Alice was born in 1937 in Springford on a dairy farm and so knows a thing or two about working hard.
She milked cows, fed horses, cleaned stalls with her two sisters. The farm also grew corn and oats crops.
She met her first husband in Tillsonburg where she worked at Heath's Department Store in the 1950s. They married and had two girls. Things didn't work out between them and so she and the girls moved to Woodstock where the newly single mother bought a house and got a job as a typist at Webster's Stationary.
She then began a new chapter in her life when she met a man at a Parents Without Partners group and they were soon married. They were married for 39 years. His folks had a 100-acre farm in Woodstock and when they could no longer look after it, Alice and her husband took it over. They farmed corn, soybeans and other cash crops for close to 30 years.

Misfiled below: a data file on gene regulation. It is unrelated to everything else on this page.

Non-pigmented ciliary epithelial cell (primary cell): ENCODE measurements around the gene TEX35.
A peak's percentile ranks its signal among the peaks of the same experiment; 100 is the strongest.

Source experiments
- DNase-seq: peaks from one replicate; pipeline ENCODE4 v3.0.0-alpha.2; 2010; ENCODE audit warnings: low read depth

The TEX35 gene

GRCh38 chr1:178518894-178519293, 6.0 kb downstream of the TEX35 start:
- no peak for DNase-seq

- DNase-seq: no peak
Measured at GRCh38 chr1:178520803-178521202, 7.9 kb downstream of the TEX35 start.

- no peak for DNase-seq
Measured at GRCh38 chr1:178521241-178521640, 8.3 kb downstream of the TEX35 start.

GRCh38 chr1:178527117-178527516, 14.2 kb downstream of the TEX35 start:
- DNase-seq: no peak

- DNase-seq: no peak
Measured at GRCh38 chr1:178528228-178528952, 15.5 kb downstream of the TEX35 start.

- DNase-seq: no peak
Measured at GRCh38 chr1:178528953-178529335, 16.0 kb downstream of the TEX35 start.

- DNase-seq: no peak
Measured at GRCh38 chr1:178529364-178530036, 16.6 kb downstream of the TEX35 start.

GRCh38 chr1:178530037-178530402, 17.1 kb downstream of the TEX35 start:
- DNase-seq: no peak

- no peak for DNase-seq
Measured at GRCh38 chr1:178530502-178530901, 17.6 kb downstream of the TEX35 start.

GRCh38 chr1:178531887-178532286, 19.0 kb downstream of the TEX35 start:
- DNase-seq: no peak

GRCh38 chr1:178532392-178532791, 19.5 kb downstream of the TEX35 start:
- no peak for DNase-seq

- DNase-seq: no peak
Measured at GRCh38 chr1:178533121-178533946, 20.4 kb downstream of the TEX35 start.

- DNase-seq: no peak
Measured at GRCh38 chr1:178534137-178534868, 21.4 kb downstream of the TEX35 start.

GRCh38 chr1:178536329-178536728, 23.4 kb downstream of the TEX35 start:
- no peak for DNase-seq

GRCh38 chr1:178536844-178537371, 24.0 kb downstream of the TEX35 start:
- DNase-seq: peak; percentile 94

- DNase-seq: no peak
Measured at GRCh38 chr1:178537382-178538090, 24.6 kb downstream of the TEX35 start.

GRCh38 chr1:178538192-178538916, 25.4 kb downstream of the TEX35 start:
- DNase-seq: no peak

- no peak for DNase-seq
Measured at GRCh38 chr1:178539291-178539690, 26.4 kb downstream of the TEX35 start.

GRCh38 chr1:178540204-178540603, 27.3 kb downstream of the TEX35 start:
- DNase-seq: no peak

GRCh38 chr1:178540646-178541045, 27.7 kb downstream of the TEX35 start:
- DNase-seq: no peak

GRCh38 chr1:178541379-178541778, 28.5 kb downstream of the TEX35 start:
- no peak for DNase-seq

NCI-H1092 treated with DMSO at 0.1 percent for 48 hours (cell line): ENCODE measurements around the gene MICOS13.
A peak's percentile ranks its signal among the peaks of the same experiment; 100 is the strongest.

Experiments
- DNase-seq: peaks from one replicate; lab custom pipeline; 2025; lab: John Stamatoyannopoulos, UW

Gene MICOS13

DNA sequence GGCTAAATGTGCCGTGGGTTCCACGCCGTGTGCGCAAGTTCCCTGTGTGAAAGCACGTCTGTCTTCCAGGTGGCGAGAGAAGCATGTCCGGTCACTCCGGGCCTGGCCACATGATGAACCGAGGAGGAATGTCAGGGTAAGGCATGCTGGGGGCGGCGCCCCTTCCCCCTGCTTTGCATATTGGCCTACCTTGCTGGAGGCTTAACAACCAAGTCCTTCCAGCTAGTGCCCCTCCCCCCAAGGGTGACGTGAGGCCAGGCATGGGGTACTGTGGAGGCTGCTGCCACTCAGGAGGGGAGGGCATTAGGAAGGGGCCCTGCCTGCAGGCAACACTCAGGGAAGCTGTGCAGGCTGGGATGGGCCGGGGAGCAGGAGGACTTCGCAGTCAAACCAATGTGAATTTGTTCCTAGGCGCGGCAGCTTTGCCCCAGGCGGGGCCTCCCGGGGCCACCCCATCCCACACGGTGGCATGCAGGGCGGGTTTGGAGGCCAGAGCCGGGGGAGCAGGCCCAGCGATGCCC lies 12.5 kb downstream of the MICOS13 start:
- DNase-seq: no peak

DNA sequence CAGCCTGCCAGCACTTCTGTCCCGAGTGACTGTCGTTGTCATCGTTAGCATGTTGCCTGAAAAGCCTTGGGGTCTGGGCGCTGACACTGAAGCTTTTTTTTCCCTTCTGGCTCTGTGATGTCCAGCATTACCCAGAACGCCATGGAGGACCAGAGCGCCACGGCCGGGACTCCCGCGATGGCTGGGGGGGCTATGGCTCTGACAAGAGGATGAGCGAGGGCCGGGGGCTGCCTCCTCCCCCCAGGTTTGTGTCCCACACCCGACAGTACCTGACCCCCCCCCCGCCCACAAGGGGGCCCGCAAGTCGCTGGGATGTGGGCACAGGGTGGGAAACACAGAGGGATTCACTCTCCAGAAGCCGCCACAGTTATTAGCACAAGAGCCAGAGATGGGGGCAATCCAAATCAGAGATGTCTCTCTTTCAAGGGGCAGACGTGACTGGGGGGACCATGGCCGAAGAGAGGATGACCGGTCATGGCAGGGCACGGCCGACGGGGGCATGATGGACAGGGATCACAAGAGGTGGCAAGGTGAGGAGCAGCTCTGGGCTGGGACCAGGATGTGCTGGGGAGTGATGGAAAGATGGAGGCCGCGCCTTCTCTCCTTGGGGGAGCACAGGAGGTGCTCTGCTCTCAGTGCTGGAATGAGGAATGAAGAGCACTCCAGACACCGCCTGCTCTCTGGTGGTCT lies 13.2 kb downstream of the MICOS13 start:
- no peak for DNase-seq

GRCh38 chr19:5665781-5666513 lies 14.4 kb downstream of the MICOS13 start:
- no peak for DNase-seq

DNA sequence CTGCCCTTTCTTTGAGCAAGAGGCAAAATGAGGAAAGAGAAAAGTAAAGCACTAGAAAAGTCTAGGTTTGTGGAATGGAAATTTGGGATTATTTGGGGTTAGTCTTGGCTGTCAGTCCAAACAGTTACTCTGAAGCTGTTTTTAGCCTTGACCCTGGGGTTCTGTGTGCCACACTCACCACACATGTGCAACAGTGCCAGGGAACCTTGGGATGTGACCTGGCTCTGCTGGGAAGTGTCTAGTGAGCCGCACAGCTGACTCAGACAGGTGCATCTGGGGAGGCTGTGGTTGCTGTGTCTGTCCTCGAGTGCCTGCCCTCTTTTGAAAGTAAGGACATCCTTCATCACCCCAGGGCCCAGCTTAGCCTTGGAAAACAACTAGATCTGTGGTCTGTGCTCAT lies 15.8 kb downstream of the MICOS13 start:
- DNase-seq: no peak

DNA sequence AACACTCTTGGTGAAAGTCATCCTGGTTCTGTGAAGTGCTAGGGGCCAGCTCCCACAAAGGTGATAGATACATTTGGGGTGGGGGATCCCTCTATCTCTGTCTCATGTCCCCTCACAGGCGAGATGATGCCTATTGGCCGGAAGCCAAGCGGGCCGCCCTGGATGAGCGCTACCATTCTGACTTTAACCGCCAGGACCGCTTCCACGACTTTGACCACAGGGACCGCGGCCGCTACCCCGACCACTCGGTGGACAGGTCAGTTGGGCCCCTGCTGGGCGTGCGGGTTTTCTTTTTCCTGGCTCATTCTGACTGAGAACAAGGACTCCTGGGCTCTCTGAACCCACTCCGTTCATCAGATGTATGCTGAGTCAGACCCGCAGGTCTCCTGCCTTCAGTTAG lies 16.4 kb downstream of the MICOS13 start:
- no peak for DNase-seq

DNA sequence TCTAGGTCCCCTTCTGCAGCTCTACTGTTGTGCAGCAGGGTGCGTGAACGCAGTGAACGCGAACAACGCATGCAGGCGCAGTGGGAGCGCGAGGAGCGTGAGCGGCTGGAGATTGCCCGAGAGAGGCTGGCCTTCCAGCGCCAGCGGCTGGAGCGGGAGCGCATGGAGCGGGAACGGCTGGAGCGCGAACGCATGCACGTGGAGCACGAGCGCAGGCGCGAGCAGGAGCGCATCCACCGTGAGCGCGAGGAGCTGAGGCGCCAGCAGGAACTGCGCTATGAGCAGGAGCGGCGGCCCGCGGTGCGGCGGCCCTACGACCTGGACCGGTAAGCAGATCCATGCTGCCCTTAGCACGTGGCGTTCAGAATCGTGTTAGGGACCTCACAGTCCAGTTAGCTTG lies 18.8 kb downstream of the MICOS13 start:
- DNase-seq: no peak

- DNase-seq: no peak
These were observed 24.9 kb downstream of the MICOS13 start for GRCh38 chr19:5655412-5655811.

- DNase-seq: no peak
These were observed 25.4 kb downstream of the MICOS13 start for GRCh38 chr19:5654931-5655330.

After her husband passed away, Alice found it increasingly difficult to live on her own. She had PSWs come to the home to help and they finally advised her and her family that she would be safer in a nursing home. They found her a spot at Caressant Care Courtland, close to where she grew up. She has lived at the nursing home for two years now and says she wouldn't want to move now.
"I like the atmosphere here. It's clean and the girls are really good to us."